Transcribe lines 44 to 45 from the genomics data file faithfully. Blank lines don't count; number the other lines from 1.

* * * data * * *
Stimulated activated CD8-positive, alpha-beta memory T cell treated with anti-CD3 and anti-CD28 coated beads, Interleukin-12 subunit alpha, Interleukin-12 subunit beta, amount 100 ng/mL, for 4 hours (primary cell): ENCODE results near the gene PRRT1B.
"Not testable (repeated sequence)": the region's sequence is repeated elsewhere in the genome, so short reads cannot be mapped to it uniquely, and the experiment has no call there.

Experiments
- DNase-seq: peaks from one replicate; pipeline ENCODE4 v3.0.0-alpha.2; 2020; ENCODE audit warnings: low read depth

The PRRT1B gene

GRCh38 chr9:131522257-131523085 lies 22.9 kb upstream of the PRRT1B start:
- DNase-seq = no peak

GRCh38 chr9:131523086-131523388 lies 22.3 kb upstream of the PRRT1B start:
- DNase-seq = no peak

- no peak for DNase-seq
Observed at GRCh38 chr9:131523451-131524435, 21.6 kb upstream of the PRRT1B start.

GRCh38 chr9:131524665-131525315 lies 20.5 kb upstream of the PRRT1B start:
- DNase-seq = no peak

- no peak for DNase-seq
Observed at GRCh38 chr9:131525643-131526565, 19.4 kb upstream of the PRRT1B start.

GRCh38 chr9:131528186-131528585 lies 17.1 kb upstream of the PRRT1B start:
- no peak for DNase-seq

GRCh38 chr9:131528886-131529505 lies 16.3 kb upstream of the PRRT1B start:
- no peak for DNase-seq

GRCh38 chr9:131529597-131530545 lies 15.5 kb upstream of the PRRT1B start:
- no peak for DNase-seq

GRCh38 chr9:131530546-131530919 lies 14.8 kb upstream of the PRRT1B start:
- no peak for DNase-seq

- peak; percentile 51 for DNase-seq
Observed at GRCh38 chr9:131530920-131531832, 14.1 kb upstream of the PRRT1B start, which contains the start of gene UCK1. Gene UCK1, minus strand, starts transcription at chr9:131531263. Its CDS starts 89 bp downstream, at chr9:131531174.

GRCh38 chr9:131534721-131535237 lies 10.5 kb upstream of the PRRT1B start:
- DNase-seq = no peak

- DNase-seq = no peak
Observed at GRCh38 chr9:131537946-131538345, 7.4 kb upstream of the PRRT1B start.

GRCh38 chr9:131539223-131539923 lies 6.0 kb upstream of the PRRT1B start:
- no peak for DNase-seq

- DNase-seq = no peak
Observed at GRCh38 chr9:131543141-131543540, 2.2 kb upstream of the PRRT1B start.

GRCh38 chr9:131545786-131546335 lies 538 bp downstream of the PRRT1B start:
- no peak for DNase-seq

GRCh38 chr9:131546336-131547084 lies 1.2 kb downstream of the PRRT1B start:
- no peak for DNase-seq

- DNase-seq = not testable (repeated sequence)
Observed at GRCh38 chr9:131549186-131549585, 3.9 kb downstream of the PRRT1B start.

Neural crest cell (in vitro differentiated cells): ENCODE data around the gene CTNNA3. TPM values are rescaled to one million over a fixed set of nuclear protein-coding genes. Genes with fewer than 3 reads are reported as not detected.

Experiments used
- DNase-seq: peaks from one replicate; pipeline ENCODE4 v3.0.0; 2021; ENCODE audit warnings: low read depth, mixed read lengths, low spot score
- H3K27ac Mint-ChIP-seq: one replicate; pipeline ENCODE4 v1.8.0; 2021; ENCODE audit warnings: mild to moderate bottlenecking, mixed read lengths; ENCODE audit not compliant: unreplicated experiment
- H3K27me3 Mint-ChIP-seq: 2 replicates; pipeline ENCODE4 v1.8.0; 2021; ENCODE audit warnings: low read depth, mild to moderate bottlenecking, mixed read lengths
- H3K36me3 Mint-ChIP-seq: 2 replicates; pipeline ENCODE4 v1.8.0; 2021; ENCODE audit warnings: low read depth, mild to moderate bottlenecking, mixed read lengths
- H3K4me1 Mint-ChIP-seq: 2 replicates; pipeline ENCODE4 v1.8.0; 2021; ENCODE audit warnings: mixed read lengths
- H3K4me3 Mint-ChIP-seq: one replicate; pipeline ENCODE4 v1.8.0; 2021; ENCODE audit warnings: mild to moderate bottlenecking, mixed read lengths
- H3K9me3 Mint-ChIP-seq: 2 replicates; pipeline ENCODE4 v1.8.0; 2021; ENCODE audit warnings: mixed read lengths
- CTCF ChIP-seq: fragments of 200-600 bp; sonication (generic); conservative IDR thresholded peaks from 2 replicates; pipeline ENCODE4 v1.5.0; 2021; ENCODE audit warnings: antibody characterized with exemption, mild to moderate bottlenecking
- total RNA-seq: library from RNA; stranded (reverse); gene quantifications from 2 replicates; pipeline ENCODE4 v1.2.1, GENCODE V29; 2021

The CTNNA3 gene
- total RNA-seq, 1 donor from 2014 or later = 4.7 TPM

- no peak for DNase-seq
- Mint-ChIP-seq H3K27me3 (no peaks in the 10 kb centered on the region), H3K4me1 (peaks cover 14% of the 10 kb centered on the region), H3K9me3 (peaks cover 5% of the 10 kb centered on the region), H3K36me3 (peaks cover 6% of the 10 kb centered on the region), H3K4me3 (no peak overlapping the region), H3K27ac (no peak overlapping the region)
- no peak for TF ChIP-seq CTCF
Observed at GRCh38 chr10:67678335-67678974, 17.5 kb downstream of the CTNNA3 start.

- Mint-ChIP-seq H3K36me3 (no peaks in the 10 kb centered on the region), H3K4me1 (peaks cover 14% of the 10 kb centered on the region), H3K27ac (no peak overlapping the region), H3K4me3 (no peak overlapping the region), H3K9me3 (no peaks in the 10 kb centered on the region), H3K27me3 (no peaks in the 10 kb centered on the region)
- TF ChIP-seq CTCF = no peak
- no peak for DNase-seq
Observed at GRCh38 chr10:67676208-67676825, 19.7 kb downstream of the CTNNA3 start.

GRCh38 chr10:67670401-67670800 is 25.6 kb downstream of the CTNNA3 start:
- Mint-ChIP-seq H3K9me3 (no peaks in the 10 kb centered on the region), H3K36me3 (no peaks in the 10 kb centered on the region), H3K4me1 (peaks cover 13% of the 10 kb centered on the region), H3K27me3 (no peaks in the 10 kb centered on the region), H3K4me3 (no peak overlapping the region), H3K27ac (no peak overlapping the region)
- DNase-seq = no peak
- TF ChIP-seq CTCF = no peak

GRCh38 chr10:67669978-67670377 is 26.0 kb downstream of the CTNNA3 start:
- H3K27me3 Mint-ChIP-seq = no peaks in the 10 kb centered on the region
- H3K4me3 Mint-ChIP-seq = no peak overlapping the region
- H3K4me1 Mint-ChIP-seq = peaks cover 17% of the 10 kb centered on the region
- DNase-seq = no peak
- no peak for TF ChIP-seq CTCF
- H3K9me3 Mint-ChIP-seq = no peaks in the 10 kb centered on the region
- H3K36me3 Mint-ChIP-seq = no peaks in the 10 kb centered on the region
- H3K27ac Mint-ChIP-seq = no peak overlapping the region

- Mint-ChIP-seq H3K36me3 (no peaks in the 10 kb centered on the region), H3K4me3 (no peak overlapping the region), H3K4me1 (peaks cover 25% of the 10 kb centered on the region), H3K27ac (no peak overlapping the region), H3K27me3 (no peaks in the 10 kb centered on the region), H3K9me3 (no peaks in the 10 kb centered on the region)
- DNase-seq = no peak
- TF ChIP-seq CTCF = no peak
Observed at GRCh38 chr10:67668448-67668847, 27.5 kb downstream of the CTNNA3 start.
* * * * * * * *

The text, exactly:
- H3K27me3 Mint-ChIP-seq: 2 replicates; pipeline ENCODE4 v1.8.0; 2021; ENCODE audit warnings: low read depth, mild to moderate bottlenecking, mixed read lengths
- H3K36me3 Mint-ChIP-seq: 2 replicates; pipeline ENCODE4 v1.8.0; 2021; ENCODE audit warnings: low read depth, mild to moderate bottlenecking, mixed read lengths